Thursday, 28 May 2009

St Mary, Selmeston

Selmeston is a tiny one-street village just off the A27, with a lovely little church. The village and church were mentioned in the Domesday Book, although most of what now remains of the latter dates from a Victorian restoration in 1867.

The church is built of flint in the typical Sussex style, with a red-tiled roof and a tall bell-turret with tiled walls and a shingled spire.

Inside, the nave is dominated by the unusual wooden arcade, with octagonal wooden columns with curved braces rather than arches. These are 1867 replacements for the originals. The windows are also copies of the originals, the one in the chancel with glass by Kempe. On the floor is an attractive memorial ledger stone to Ann Cox (d. 1741), and in the chancel a 16th monument, used as an Easter Sepulchre. The interior has the following inscription:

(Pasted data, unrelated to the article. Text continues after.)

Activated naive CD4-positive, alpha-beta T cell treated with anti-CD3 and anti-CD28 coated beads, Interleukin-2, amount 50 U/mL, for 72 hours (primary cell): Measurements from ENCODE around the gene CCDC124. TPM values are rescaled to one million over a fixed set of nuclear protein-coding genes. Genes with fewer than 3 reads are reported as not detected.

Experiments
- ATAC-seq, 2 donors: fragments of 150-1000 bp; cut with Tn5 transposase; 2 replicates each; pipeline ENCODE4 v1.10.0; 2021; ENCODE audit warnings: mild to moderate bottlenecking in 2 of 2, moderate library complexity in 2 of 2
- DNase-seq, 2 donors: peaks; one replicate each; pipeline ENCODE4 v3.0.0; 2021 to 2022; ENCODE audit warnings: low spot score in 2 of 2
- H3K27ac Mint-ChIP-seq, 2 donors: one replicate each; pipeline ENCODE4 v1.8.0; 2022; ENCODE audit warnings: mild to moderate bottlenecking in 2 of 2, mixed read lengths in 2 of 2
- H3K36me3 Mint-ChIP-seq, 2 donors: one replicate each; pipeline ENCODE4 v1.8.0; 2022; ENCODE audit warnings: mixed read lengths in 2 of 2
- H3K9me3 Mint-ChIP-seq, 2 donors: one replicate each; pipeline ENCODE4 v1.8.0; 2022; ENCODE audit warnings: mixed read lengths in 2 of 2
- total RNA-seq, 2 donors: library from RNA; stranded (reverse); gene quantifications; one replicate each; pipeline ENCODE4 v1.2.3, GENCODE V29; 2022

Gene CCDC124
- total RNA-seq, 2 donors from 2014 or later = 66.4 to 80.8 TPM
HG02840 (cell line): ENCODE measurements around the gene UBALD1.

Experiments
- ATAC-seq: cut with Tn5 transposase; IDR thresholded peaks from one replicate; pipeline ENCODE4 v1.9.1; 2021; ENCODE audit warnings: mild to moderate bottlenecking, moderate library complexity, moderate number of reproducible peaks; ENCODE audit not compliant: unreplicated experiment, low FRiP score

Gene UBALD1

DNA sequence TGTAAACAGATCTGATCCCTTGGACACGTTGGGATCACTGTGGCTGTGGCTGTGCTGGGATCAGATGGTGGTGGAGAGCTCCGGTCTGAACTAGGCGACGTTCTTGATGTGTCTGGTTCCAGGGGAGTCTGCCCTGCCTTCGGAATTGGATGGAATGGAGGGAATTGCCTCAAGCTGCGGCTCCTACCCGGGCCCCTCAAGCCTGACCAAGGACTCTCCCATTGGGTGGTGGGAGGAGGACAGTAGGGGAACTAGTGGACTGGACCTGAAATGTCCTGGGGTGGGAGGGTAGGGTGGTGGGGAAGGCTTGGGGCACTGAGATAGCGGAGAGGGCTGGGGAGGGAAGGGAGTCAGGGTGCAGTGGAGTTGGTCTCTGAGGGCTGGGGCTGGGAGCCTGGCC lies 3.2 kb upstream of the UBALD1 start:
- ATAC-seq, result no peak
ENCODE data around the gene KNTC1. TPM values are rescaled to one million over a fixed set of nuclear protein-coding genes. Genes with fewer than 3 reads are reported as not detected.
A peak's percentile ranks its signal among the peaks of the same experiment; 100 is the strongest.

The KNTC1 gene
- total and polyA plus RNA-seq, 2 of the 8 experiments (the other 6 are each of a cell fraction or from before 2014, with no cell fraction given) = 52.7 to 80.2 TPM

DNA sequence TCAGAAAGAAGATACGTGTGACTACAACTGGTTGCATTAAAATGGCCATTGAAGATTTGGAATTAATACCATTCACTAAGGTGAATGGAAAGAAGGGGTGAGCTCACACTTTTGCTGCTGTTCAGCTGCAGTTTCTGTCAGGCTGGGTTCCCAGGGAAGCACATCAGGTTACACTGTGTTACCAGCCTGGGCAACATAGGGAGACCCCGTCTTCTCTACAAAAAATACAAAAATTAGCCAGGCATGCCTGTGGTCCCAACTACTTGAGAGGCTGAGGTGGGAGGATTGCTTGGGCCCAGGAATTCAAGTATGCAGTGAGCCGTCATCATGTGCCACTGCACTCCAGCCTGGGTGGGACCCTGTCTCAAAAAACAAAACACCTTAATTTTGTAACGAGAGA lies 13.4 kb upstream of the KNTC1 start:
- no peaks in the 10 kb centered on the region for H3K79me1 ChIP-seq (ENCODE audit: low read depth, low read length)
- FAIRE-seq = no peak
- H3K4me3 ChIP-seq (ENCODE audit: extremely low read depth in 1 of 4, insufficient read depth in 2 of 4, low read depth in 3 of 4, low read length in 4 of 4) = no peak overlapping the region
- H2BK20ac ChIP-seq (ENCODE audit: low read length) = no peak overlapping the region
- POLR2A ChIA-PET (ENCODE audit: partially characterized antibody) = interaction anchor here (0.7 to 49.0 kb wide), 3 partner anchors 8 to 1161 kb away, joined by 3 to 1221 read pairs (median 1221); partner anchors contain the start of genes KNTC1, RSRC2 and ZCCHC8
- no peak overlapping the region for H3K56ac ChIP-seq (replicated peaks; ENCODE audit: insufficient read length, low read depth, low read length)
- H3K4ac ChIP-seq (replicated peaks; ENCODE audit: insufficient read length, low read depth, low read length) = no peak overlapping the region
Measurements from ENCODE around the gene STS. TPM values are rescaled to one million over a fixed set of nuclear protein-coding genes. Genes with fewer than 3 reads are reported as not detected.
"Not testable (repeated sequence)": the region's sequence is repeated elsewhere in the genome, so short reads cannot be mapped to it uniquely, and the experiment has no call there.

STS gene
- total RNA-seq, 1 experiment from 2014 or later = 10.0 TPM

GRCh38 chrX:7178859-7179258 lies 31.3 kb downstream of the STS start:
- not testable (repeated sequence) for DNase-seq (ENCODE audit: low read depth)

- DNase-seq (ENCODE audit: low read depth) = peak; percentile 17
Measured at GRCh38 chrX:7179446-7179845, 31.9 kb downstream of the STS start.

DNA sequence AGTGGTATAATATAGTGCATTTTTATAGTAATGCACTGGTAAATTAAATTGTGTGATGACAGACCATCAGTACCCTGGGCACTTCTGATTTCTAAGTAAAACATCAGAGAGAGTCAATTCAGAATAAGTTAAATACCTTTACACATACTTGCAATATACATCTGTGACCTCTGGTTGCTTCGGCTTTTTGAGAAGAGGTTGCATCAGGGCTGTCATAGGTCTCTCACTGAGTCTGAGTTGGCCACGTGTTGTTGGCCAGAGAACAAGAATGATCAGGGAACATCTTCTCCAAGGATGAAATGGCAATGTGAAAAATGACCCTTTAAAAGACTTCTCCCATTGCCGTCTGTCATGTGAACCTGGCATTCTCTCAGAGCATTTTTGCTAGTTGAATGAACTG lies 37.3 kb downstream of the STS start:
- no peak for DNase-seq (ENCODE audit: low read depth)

Here lyeth Dam Beatris Bray
svm tyme the wyffe of Syr
Edward Bray and dawgter of
Raffe Sherley of Wyston
and Wyfe of Edward Elderton

Another memorial in the vestry floor has very strange wording indeed, almost a riddle: It reads:

Here lyeth ye body of Henry Rochester
Dyed May 28 1646
Apostrophe AD
This life that’s packt with ielovsles and fears
I love not. That’s beyond the lists of fears.
That life for me. For here I cannot breathe
my prayers ovt. There I shall have breath
to say Ovr Father that’s in heaven wth me
where chores of sancts and innocents there be
No sooner christened bvt possession
I took of the heavenlie habitation.

Strange indeed.

The Street, Selmeston, off the A27, East Sussex, BN26 6UD

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